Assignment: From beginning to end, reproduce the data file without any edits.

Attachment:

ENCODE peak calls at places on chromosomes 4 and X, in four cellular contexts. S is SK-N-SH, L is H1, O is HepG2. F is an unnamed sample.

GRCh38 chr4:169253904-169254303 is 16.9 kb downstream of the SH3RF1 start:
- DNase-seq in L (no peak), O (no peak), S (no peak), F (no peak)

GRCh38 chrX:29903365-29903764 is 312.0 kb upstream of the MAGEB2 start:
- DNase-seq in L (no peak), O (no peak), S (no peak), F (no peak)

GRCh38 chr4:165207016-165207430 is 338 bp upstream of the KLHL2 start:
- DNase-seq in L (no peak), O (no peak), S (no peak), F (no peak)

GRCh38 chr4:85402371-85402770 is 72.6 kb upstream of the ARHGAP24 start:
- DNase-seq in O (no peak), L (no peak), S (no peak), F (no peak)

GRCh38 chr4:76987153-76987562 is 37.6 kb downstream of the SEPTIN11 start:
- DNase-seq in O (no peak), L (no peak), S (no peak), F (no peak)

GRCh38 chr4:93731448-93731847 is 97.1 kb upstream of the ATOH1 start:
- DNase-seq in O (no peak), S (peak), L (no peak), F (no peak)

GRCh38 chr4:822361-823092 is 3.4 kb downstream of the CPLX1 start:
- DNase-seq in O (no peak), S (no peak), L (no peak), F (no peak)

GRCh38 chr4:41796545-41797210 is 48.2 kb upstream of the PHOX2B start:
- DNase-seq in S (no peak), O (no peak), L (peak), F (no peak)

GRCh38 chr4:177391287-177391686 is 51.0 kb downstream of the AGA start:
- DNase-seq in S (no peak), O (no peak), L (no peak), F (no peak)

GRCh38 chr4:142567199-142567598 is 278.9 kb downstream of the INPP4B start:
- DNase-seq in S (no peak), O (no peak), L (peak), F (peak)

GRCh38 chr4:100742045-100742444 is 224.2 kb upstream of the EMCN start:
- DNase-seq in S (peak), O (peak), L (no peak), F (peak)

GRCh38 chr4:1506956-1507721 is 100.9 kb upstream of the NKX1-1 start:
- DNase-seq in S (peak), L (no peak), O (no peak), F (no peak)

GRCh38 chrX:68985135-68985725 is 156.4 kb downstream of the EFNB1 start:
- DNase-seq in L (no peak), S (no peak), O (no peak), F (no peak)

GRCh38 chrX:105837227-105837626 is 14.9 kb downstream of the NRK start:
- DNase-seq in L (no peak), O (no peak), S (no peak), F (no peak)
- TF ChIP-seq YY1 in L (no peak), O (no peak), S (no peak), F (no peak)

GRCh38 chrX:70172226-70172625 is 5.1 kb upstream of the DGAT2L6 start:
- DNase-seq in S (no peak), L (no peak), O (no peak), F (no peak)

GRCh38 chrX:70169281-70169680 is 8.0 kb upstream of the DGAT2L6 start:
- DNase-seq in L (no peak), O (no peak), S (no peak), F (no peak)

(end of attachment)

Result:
ENCODE peak calls at places on chromosomes 4 and X, in four cellular contexts. S is SK-N-SH, L is H1, O is HepG2. F is an unnamed sample.

GRCh38 chr4:169253904-169254303 is 16.9 kb downstream of the SH3RF1 start:
- DNase-seq in L (no peak), O (no peak), S (no peak), F (no peak)

GRCh38 chrX:29903365-29903764 is 312.0 kb upstream of the MAGEB2 start:
- DNase-seq in L (no peak), O (no peak), S (no peak), F (no peak)

GRCh38 chr4:165207016-165207430 is 338 bp upstream of the KLHL2 start:
- DNase-seq in L (no peak), O (no peak), S (no peak), F (no peak)

GRCh38 chr4:85402371-85402770 is 72.6 kb upstream of the ARHGAP24 start:
- DNase-seq in O (no peak), L (no peak), S (no peak), F (no peak)

GRCh38 chr4:76987153-76987562 is 37.6 kb downstream of the SEPTIN11 start:
- DNase-seq in O (no peak), L (no peak), S (no peak), F (no peak)

GRCh38 chr4:93731448-93731847 is 97.1 kb upstream of the ATOH1 start:
- DNase-seq in O (no peak), S (peak), L (no peak), F (no peak)

GRCh38 chr4:822361-823092 is 3.4 kb downstream of the CPLX1 start:
- DNase-seq in O (no peak), S (no peak), L (no peak), F (no peak)

GRCh38 chr4:41796545-41797210 is 48.2 kb upstream of the PHOX2B start:
- DNase-seq in S (no peak), O (no peak), L (peak), F (no peak)

GRCh38 chr4:177391287-177391686 is 51.0 kb downstream of the AGA start:
- DNase-seq in S (no peak), O (no peak), L (no peak), F (no peak)

GRCh38 chr4:142567199-142567598 is 278.9 kb downstream of the INPP4B start:
- DNase-seq in S (no peak), O (no peak), L (peak), F (peak)

GRCh38 chr4:100742045-100742444 is 224.2 kb upstream of the EMCN start:
- DNase-seq in S (peak), O (peak), L (no peak), F (peak)

GRCh38 chr4:1506956-1507721 is 100.9 kb upstream of the NKX1-1 start:
- DNase-seq in S (peak), L (no peak), O (no peak), F (no peak)

GRCh38 chrX:68985135-68985725 is 156.4 kb downstream of the EFNB1 start:
- DNase-seq in L (no peak), S (no peak), O (no peak), F (no peak)

GRCh38 chrX:105837227-105837626 is 14.9 kb downstream of the NRK start:
- DNase-seq in L (no peak), O (no peak), S (no peak), F (no peak)
- TF ChIP-seq YY1 in L (no peak), O (no peak), S (no peak), F (no peak)

GRCh38 chrX:70172226-70172625 is 5.1 kb upstream of the DGAT2L6 start:
- DNase-seq in S (no peak), L (no peak), O (no peak), F (no peak)

GRCh38 chrX:70169281-70169680 is 8.0 kb upstream of the DGAT2L6 start:
- DNase-seq in L (no peak), O (no peak), S (no peak), F (no peak)